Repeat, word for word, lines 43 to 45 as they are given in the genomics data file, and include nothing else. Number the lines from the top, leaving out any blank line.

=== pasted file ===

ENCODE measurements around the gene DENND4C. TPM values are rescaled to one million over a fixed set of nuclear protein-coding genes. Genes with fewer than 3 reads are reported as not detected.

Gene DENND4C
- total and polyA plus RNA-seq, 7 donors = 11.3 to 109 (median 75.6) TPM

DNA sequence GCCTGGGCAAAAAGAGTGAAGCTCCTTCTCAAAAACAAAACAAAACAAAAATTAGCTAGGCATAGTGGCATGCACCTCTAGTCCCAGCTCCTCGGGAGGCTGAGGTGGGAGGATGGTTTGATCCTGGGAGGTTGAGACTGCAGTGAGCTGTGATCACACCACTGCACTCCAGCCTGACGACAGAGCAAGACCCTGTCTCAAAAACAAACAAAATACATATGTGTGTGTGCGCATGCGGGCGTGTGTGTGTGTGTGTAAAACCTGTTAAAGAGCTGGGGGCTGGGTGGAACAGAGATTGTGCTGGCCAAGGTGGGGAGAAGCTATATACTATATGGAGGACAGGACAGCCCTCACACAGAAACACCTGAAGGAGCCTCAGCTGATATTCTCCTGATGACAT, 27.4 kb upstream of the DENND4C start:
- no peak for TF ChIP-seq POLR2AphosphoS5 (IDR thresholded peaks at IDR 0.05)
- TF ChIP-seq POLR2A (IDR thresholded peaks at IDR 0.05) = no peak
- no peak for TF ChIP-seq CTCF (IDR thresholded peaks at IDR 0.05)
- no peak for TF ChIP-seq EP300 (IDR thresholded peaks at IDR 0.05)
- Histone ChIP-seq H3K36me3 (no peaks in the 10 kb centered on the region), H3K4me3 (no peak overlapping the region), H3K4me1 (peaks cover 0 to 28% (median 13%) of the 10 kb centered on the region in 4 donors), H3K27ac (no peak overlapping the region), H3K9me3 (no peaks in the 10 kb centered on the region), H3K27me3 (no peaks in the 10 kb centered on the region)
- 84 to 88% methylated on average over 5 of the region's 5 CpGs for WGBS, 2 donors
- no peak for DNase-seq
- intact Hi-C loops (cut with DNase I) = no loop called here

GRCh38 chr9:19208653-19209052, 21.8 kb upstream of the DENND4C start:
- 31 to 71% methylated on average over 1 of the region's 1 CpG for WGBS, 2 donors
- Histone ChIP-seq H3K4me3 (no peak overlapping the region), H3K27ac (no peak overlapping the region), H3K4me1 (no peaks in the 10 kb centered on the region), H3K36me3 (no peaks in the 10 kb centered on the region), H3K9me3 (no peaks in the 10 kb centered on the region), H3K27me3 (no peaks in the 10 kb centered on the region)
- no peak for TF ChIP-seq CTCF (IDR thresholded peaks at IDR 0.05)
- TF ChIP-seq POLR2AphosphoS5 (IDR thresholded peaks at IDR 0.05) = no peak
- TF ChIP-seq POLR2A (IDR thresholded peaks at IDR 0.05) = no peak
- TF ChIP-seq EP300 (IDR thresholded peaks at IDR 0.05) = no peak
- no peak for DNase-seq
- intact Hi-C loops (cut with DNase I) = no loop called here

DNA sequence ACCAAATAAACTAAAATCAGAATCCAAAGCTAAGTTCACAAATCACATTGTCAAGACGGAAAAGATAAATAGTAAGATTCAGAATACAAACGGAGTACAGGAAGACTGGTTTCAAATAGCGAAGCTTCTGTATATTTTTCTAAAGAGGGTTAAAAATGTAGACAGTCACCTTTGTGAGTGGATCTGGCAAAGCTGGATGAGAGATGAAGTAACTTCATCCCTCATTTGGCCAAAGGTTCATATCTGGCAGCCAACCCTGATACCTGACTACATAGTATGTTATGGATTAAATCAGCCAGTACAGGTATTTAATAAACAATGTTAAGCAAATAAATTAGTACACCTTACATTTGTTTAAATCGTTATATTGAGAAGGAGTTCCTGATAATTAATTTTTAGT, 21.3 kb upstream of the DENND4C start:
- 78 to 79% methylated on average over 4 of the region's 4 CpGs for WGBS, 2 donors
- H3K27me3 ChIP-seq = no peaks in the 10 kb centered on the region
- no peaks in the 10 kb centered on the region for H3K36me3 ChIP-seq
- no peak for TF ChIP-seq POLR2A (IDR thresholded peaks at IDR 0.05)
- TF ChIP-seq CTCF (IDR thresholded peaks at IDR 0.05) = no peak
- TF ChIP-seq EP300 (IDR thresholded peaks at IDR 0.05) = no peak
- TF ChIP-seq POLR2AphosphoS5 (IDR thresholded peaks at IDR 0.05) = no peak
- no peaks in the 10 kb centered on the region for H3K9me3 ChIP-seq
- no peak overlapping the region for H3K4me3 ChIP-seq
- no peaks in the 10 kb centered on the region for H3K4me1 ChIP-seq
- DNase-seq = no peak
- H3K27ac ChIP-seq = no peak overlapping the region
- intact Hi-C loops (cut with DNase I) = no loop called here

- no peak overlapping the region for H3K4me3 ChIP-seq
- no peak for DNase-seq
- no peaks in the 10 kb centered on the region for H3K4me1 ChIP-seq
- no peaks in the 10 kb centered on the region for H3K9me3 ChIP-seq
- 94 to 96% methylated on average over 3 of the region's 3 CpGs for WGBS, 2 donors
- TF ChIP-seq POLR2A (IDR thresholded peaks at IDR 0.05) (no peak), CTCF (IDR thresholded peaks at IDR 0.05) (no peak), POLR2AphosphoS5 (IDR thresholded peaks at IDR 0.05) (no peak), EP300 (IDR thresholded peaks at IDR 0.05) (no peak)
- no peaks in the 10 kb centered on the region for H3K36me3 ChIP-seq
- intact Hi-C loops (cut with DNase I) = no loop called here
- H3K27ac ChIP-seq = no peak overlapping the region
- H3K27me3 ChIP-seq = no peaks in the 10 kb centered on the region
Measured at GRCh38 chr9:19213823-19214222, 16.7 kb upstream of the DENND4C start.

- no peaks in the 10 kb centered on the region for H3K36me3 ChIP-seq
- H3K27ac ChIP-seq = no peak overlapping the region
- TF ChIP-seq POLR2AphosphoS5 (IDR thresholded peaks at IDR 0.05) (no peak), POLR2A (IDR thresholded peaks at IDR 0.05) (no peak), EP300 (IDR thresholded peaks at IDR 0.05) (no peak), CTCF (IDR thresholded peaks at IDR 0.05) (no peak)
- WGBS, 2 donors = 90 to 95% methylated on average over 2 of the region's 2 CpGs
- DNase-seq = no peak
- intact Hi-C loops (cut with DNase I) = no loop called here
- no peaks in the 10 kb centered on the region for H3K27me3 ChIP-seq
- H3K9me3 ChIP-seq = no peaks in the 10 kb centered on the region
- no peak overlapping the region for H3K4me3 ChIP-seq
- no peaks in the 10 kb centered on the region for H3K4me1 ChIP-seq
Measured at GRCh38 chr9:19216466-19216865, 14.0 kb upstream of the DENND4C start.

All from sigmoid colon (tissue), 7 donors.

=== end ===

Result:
- intact Hi-C loops (cut with DNase I) = no loop called here
- H3K27ac ChIP-seq = no peak overlapping the region
- H3K27me3 ChIP-seq = no peaks in the 10 kb centered on the region